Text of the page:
The Saints are 0-1 after having led twice in the waning moments of the game, but are unable to get a stop when it matters. Even worse, they allow two touchdowns and twice a two-point conversion to snatch defeat from the jaws of victory.

Coffee Is for Closers

09/18/2016 – New Orleans Saints at New York Giants, MetLife Stadium.

In what was one of their best defensive performance, the Saints showed that one of their biggest defensive problems in 2016 was closing the deal. With the score tied 13-13 with 2:54 left in the game, New Orleans allows Eli Manning and the Giants to go on an 11-play, 70-yard drive (notice a trend?) that eats all the remaining clock and culminates in a Josh Brown 23-yard field goal. The Giants win 16-13 and the Saints, who bent all day finally broke. Problem is, they broke at the worst possible moment, when there was no more clock for Brees and the offense to save the bacon.

New Orleans is 0-2 and the 7-9 dream is alive and well.

1001 Ways to Break Your Heart

11/13/2016 – Denver Broncos at New Orleans Saints, Mercedes Benz Superdome.

You didn’t think I was going to skip this one, did you? Down 23-17 with 2:50 left in the game, Brees and the Saints engineer a masterful 6-play, 75-yard drive in 1:28 to knot the game at 23. Now with an extra point by Wil Lutz, New Orleans will have a 24-23 lead and leave Denver with only 1:22 to try and notch a field goal to win the game. If I’m being fully honest, I don’t think the Saints’ defense would’ve been able to keep Denver from getting into field goal range and attempting a game-winning field goal. But we will never know anyway, because the unthinkable (or the very thinkable) happened: Wil Lutz PAT gets blocked, scooped up by Will Parks who returns it for a two-point conversion the other way. He may or may not have been out of bounds, but regardless, Denver wins 25-23.

The Saints are 4-5 at that point and another terrible execution of a simple situational football play was their undoing. Getting above .500 is as elusive as sightings of the Abominable Snowman in Tangipahoa Parish. Why is he abominable anyway? that dude may be a most gentle giant. What’s abominable is the 1001 ways the Saints have found to repeatedly break your heart.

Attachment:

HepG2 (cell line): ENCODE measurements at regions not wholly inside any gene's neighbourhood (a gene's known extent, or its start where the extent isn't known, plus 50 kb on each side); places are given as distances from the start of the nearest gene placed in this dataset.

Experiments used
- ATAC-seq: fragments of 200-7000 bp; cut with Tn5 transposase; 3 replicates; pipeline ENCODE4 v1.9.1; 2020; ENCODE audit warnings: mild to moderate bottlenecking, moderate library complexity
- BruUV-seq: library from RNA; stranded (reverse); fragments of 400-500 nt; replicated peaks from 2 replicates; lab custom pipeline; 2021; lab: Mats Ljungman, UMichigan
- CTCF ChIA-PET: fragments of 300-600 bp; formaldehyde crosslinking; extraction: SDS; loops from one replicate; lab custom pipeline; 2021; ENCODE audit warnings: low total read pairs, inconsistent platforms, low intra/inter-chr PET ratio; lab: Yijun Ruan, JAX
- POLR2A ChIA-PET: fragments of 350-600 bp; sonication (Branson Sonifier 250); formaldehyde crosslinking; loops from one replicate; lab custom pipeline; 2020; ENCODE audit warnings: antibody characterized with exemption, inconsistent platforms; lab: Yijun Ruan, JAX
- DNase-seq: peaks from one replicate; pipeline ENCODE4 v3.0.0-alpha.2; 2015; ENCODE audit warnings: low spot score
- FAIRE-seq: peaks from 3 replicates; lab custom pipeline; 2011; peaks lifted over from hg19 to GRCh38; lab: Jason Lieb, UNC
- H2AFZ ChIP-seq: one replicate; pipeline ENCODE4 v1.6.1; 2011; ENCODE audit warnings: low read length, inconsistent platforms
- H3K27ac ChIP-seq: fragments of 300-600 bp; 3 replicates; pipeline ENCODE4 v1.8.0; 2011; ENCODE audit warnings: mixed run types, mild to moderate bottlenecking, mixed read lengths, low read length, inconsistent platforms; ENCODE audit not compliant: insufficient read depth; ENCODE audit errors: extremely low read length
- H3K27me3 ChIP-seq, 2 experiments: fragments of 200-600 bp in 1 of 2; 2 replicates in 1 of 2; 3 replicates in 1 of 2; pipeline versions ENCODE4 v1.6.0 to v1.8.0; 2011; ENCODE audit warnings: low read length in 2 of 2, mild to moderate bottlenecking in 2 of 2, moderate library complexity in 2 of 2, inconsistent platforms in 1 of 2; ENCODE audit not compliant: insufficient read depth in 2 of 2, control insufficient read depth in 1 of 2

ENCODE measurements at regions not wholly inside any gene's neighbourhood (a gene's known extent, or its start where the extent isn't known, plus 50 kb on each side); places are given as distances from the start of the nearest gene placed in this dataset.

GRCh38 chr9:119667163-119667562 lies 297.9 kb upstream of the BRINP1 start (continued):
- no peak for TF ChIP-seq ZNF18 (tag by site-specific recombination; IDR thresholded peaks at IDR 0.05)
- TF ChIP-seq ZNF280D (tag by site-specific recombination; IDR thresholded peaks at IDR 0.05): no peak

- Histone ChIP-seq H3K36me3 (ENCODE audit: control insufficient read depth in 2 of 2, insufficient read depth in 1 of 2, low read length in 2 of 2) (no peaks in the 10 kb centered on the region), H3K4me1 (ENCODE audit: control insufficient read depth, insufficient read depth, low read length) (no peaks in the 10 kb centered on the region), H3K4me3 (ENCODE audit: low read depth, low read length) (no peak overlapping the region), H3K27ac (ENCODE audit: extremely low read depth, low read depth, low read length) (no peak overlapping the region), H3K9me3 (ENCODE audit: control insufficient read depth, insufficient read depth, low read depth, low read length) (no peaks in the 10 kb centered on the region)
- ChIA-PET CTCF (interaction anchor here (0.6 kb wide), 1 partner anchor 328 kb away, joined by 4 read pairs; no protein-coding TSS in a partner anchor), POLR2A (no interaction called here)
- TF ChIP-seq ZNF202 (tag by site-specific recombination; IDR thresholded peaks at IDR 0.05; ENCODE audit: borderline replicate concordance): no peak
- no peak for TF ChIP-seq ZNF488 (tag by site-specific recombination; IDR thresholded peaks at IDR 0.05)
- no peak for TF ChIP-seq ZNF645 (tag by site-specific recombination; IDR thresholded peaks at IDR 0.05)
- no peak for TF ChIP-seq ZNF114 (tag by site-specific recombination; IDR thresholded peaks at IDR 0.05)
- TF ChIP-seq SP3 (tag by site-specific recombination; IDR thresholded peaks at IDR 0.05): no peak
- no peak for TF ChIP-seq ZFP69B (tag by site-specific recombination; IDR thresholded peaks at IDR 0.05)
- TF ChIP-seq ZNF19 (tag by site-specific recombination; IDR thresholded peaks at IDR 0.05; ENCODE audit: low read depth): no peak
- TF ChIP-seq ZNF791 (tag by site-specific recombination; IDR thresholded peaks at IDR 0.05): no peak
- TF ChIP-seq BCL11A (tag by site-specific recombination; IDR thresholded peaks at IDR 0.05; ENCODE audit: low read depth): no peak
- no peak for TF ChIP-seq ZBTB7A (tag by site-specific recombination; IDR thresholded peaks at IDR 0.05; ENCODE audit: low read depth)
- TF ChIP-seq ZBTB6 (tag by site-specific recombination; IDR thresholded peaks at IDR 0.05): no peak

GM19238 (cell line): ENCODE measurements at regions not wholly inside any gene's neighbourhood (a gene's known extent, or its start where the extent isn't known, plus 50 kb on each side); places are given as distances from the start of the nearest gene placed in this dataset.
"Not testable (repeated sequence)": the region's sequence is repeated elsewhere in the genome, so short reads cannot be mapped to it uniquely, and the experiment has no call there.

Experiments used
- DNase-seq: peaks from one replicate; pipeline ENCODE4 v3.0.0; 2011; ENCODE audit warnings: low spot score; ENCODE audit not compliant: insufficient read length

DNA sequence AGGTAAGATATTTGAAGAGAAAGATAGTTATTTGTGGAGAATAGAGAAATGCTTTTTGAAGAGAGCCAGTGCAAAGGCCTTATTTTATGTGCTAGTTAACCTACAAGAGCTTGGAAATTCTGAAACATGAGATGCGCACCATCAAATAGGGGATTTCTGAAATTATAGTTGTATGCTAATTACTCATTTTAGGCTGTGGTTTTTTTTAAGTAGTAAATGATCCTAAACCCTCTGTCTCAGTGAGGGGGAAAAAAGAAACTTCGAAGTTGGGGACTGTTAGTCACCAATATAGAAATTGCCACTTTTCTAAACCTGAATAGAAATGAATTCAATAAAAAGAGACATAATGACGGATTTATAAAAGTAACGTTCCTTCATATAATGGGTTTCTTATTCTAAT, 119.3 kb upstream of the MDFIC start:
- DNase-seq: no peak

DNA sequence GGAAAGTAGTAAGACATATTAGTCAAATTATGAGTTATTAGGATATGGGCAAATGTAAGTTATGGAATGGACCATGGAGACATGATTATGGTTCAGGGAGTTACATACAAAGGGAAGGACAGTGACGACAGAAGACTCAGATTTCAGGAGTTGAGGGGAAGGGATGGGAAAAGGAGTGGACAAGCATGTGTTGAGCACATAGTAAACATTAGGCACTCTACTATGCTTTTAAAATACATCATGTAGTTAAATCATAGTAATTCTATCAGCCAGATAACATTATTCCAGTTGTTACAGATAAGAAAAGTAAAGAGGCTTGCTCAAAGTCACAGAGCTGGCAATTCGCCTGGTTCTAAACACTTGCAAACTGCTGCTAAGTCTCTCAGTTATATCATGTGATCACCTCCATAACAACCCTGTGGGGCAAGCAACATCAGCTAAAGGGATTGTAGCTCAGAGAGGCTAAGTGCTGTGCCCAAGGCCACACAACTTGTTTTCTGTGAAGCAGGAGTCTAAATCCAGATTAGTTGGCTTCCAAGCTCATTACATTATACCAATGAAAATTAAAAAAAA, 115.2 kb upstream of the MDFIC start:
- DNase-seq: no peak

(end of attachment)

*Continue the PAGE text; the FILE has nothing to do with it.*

So, What Are You Saying?

I’m saying that in just those three examples of games that the Saints coulda shoulda woulda won last season, there’s your 10-6 record right there, and a wildcard berth in the playoffs. Remember, the Detroit Lions got into the playoffs last season with a 9-7 record. I can hear some of you saying that the goal here isn’t just to get into the playoffs but to contend. Ahem, let’s leave our pride at the door, this ain’t 2009-2011 anymore. The Saints should be just happy to get in the dance at this point and give themselves a chance from there. We haven’t tasted the playoffs since 2013 and if you’re like me, I’d just like to watch some Saints football in January again, even if it’s on the road with terrible odds.

The problem hasn’t just been that the defense is terrible. At times last year, the Saints defense played admirably well. The issue has been playing well when it matters within games. There were many other games these past three years in which the Saints failed to take advantage of favorable in-game opportunities to either put an opponent away or stop an opponent from getting back into the game and failed to do so. The closer mentality, the killer instinct is what Sean Payton, Dennis Allen and co should be working hard at with this team. There is enough talent on New Orleans’ roster to make a serious run at not only the playoffs but even a division title this upcoming season. The work starts now!


What do the Saints most need to get better at in 2017?

This poll is closed

  • 23%
    Situational Football, duh!
    (69 votes)
  • 45%
    Overall defense
    (135 votes)
  • 14%
    Complementary football, son
    (42 votes)
  • 8%
    Running the damn ball
    (25 votes)
  • 9%
    Not making me regurgitate my burgers
    (28 votes)
299 votes total Vote Now